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Cohabitation could be the basis for changing alimony, even if not spelled out in a New Jersey Property Settlement Agreement

Sign that reads Cohabitation and married

The New Jersey Appellate Division recently issued a decision in response to an ex-husband’s request to modify or terminate alimony based on his wife allegedly living with a new partner, as well as other changed circumstances. After receiving a denial from the trial court, the Appellate Division granted the husband’s request for a hearing on whether he was entitled to have his alimony reduced or terminated, a decision issued in the case titled Kafader v. Navas.

The couple at the center of Kafader v. Navas divorced in 2000 after a 17-year marriage. The property settlement agreement (PSA) entered by the spouses obligated the husband to pay permanent alimony to the wife “until the death of either party or the remarriage of [the wife].” On three previous occasions, the husband had requested that his alimony payments be reduced or terminated, but all of these requests were denied on the basis of insufficient evidence or failure to file a complete motion.

In June 2016, the husband again requested a modification based on changed circumstances; specifically, that he had experienced a reduction in income based on his health, and that his former wife was cohabiting with a romantic partner. This time, he supported his request with 15 years’ worth of tax returns, doctors’ notes describing his failing health and inability to work, and photos which allegedly documented the wife and her new cohabiting partner.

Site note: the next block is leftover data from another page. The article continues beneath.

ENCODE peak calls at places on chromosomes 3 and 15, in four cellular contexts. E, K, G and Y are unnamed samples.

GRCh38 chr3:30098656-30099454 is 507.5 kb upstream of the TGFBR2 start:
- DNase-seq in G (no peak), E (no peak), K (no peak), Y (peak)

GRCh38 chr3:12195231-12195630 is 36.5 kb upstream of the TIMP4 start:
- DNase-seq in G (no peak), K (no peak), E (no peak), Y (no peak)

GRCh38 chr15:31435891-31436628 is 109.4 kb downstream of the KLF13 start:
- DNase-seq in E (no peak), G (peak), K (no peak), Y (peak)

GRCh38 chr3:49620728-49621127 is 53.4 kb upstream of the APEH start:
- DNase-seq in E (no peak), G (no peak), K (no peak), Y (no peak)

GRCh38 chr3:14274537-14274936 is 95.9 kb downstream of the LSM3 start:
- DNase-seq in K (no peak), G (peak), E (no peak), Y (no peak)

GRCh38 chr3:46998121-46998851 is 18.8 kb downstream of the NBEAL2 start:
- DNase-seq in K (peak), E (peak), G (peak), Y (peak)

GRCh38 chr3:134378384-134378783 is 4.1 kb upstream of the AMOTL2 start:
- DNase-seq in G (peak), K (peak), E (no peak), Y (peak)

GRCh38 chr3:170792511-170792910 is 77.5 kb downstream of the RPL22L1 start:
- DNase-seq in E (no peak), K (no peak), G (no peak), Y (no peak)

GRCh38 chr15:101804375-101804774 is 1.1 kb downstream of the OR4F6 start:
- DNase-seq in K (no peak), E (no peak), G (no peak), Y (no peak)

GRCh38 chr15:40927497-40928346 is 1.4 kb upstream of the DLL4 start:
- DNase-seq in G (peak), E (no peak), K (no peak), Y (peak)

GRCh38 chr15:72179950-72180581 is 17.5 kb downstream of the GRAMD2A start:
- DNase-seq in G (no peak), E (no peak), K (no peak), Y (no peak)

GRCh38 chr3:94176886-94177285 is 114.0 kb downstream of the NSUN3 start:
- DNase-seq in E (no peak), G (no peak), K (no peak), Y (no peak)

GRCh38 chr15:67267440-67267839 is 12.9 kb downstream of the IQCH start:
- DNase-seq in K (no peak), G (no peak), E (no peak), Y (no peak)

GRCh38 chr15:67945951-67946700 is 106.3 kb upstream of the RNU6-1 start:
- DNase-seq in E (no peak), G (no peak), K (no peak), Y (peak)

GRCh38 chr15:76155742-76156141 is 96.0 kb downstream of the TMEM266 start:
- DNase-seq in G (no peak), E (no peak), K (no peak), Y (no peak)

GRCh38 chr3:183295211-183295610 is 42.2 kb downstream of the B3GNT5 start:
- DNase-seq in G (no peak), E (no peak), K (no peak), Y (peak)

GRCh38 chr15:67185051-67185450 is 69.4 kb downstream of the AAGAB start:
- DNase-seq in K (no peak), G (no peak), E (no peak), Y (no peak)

The wife responded by claiming that the documentation that the husband provided was insufficient to prove his income had changed, as he was an independent contractor and could have misrepresented his income with the documents he’d provided. She also denied living with the man depicted in her husband’s photos.

The trial court denied the husband’s request without holding a hearing. Among other things, the court pointed out that the couple’s PSA did not mention cohabitation as a circumstance that could prompt termination of the husband’s alimony, only remarriage and death. The court determined that, as a result, it was not authorized to modify alimony on that basis. The trial court declined to hold a plenary (full) hearing at which the parties could present additional evidence. The husband appealed this decision.

The Appellate Division disagreed and ordered that the trial court hold a plenary hearing on the husband’s request to modify or terminate alimony. The Appellate Division explained that courts always have an ability to review and modify alimony obligations based on a change in the spouse’s circumstances. One common reason for a change in circumstances that would prompt a reconsideration of alimony duties is for the spouse who receives alimony to begin cohabiting with a romantic partner who helps support the household. Unless a PSA specifically stated otherwise, the opinion explained, courts have the right under New Jersey law to reconsider an alimony obligation when an alimony-receiving spouse begins cohabiting with someone new.

The Appellate Division did note, however, that the evidence of cohabitation that the husband had presented was not sufficient to prove his case; namely, photographs showing the wife with a new romantic interest and hearsay from third parties stating that she was living with someone. The Appellate Division ordered the trial court to hold a hearing where both spouses would have an opportunity to present evidence for and against the termination of alimony.

If you’re facing a dispute over alimony, child custody, or a divorce in New Jersey, contact the skilled, knowledgeable, and seasoned Union family law attorney John B. D’Alessandro for a consultation on your case, at 908-964-0102.

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